Architecture’s Major Renovation

The home of Tulane School of Architecture is preparing for a major renovation.

Architectural rendering of Richardson Memorial Hall's renovation plan
A rendering of renovation plans for Richardson Memorial Hall, home of the School of Architecture, shows the north façade of the building with additional space for reviews and exhibitions. [Image provided by TrapolinPEER]

Richardson Memorial Hall, the 113-year-old building that houses the Tulane University School of Architecture, is gearing up for a renovation that promises to bring the school to the next level of architecture and design education. Groundbreaking on the construction project is scheduled for early spring 2022, with the building open again in fall 2023.

Plans call for the renovation to restore the historic Richardson Memorial Hall’s façades, structure, stairs and interior spaces while making additions to the back of the building. The goals of the renovation are to enhance the existing studio, classroom and office spaces; to bring the building up to code; and to provide essential teaching spaces. The additional space will add more stairs and elevators, increase the number of restrooms, provide more space for reviews and exhibitions, and coherently relocate faculty and staff offices. The renovation will also centralize the school’s Fabrication Labs, integrating analog fabrication (wood, metal and concrete) and digital fabrication (2D and 3D printing, laser cutters and robotics).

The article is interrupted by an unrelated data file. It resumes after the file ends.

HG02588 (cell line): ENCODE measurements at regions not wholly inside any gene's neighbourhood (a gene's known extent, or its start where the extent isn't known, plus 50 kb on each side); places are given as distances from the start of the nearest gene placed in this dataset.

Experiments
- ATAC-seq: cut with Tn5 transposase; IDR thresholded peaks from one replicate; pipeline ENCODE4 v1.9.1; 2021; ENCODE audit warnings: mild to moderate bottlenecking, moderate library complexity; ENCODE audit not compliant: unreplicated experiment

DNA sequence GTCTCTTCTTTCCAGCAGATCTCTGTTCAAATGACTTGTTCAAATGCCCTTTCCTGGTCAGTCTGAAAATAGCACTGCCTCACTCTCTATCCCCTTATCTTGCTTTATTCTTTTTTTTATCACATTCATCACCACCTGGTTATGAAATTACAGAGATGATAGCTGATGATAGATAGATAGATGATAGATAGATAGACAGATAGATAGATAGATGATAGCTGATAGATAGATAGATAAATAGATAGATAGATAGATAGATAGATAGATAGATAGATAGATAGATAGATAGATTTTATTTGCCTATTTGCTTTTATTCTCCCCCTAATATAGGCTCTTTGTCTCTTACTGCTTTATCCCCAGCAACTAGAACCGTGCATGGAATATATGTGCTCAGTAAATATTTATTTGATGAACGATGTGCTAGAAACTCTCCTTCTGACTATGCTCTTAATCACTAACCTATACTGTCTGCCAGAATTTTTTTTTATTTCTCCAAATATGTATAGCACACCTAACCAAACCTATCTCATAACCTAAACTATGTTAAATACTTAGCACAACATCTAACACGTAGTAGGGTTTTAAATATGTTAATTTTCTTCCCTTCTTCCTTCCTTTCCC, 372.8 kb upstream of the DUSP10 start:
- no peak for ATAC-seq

“I’m thrilled to announce this much-needed renovation,” said School of Architecture Dean Iñaki Alday. “We are especially grateful for the support of Tulane University and to our donors, who recognized the need for the renovation, which will enhance the top-notch education our students are already receiving.”

Built in 1908, Richardson Memorial Hall is located on the Gibson Quad between Dinwiddie Hall and Richardson Building, just off St. Charles Avenue. Originally constructed for the Tulane School of Medicine, the limestone building has housed the School of Architecture since 1968. Trapolin-Peer Architects of New Orleans is overseeing the renovation, which includes conservation work necessary to preserve the original Romanesque brick and limestone façade designed by architects Andry and Bendernagel.

Plans call for the renovation to be LEED-certified at the silver level. LEED, or Leadership in Energy and Environmental Design, is the world’s most widely used green building rating system.